The History of “The Open” in The London Group

By our Archivist, David Redfern

The first exhibition held by members of The London Group was in March, 1914, but as everyone knows the First World War followed soon after and the normal pattern of life changed completely. Many men from the Group left to support the war effort leaving Goupil Gallery owner and London Group supporter William Marchant struggling to fill his walls. The answer was to invite non-members to exhibit, the first occasion being the Group’s fourth exhibition in June,1916. This was an opportunity to involve more women in the Group’s activities and included Nina Hamnett, Cicely Stock, Ruth Doggett and Helen Saunders. A number of other exhibitions including member invitees took place before the Second World War but the annual focus was very much on fully paid up members.

It was after World War 2 and the 1950s which saw the golden decade of open submission exhibitions under the presidency of Claude Rogers. These huge and popular exhibitions were made possible by the availability of affordable, cavernous exhibition venues such as the New Burlington Galleries, the RBA Galleries and the Art Federation Galleries. The largest post-war exhibition organised by the Group was the “London Group Annual Exhibition” at the RBA Galleries in Suffolk Street in May, 1956, when 405 items were displayed including drawings, sculptures and paintings. The send in was so huge the selection had to take place in a local gymnasium with only those works being accepted transported to Suffolk Street. There were 240 non-members exhibiting including Frank Auerbach, Gillian Ayres, Prunella Clough, Patrick George, Mary Martin, Dorothy Mead, Margaret Mellis, Yolanda Sonnabend and many, many more, a large number of whom would eventually be elected to full membership.

The Royal Academy was the venue for the next open submission, “London Group1971, Members’ Choice Exhibition” with a catalogue preface written by the Group’s first woman president, Dorothy Mead. She wrote, “The second exhibition of the London Group at Burlington House takes much the same form as last year, as the limited space of the Diploma Gallery makes it necessary for us to modify our usual plans for an open exhibition. I regret this limitation but suggest that it is offset by the very specific value of the non-member’s work here, each one of which has been sponsored by an individual member of the group. We do hope to find ways of promoting a large open exhibition as a regular event in the future.”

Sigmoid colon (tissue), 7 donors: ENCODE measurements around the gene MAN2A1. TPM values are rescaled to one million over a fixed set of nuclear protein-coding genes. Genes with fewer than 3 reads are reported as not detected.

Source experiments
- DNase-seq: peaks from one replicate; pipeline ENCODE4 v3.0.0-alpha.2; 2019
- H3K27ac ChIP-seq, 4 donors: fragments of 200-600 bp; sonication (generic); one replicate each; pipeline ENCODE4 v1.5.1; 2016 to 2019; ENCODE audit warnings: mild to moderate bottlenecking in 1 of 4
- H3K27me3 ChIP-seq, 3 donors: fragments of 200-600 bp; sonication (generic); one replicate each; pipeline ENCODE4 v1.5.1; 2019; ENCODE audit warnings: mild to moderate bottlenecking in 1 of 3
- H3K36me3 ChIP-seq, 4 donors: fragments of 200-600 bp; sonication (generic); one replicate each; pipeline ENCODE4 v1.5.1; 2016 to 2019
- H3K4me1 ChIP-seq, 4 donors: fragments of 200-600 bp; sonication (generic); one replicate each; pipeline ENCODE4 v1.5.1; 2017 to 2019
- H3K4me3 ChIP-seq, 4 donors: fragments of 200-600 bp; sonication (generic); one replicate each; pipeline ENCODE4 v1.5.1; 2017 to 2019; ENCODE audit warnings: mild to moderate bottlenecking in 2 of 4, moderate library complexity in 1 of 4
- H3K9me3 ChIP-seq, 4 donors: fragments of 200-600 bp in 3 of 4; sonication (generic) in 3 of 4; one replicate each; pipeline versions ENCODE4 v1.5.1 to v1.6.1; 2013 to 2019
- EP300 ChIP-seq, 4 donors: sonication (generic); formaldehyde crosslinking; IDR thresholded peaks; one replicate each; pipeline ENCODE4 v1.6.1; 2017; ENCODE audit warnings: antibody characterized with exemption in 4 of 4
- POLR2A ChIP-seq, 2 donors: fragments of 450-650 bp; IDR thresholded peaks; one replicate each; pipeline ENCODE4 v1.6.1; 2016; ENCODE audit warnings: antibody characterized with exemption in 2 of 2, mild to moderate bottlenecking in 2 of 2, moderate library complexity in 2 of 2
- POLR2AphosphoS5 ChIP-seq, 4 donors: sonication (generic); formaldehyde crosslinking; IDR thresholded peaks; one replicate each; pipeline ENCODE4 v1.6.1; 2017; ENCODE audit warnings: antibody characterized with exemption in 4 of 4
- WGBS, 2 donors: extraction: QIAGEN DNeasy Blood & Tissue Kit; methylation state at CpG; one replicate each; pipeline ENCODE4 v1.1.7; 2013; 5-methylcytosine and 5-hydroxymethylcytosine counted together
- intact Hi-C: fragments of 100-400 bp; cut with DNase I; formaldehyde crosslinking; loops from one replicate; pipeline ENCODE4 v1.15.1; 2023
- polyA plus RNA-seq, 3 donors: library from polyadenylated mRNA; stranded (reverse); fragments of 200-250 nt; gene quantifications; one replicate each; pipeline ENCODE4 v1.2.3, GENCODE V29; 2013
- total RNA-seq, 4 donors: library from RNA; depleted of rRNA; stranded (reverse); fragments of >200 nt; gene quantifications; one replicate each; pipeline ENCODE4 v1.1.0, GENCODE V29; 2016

The year 1984 was the first recorded use of the word ‘open’ in an exhibition title, “London Group ’84: Open Exhibition” held at the Royal College of Art in November under the presidency of Stan Smith. Thereafter there were intermittent open exhibitions punctuated by “The London Group and Guests” exhibitions as finance and affordable rented space became available.

The Concourse Gallery in the Barbican Centre was the venue for two important open exhibitions, intended to be biennial events. The first, under Adrian Bartlett’s presidency, opened in December, 1993 and the second, under Philippa Beale’s presidency opened in December, 1995. They were ambitious and logistically difficult to organise especially as all those concerned in the organisation of these exhibitions were volunteers.

In the ‘modern era’ it was 2007 before the Open was revived under the presidency of Susan Haire after a break of fifteen years. The Menier Gallery was the venue for “The London Group Open 2007” held in two parts to accommodate the large numbers involved. There was a further Open at Menier in 2009 but 2011 saw the circus move to the Group’s spiritual home at the time, The Cello Factory in Waterloo. “The Centenary Open 2013” took place in the Waterloo gallery followed by open submission exhibitions in 2015, 2017 and 2019 when the pandemic of 2020 destroyed the impetus. Parker Harris have recently been hired to facilitate the submission process which brings professional and efficient support for application to London Group Opens. It was becoming impossible for volunteer officers of the Group to manage such a complicated process as submission numbers began to climb. The Group takes a financial gamble that submission fees will largely cover all the costs of organising an Open, but it is a gamble well worth taking to deliver the Group’s constitutional requirement to “advance public awareness of contemporary visual art by holding exhibitions annually”.

David Redfern LG, 2023